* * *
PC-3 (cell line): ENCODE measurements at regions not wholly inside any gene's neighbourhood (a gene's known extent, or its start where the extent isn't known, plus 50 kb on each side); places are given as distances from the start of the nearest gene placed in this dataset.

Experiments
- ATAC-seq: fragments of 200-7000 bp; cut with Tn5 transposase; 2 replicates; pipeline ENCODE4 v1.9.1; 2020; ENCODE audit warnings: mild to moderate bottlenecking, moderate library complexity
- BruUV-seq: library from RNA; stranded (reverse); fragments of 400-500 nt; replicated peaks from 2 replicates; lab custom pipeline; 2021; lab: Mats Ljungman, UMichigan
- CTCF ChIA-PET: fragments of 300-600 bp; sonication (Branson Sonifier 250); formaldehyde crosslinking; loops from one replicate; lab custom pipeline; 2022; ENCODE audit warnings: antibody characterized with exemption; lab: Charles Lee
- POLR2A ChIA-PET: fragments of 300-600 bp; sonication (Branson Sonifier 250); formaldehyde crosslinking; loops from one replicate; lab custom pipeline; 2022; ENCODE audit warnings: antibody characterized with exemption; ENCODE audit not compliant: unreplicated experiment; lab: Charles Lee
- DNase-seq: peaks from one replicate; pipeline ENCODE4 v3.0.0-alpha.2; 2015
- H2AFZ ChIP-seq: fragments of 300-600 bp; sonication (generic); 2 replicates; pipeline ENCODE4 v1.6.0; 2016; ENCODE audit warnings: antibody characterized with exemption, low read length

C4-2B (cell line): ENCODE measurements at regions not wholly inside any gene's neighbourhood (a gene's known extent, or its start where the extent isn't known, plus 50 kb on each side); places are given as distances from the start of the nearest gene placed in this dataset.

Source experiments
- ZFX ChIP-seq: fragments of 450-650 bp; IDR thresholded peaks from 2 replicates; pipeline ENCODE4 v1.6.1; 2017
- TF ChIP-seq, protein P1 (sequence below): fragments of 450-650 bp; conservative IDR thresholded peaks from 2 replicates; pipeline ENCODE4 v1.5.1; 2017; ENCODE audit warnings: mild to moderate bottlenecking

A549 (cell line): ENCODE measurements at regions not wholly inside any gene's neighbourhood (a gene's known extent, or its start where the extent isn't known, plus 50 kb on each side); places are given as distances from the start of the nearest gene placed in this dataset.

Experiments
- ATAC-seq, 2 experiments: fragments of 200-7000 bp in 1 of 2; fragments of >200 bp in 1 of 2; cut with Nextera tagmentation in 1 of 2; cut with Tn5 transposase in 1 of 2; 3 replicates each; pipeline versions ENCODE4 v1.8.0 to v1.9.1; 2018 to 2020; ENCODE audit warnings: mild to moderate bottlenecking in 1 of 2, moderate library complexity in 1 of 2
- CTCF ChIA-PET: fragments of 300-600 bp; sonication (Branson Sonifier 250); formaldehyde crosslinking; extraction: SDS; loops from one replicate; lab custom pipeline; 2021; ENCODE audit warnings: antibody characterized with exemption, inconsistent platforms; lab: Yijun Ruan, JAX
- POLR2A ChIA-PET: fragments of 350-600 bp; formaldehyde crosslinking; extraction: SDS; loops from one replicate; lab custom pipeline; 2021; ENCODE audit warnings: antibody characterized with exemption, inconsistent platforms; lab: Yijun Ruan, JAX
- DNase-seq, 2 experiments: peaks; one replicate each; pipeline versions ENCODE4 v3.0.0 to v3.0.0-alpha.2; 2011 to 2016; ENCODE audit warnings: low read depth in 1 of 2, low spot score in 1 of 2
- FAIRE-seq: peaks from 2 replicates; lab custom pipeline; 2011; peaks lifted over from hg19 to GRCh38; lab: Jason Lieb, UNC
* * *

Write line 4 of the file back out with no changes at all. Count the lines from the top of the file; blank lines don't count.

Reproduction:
- BruUV-seq: library from RNA; stranded (reverse); fragments of 400-500 nt; replicated peaks from 2 replicates; lab custom pipeline; 2021; lab: Mats Ljungman, UMichigan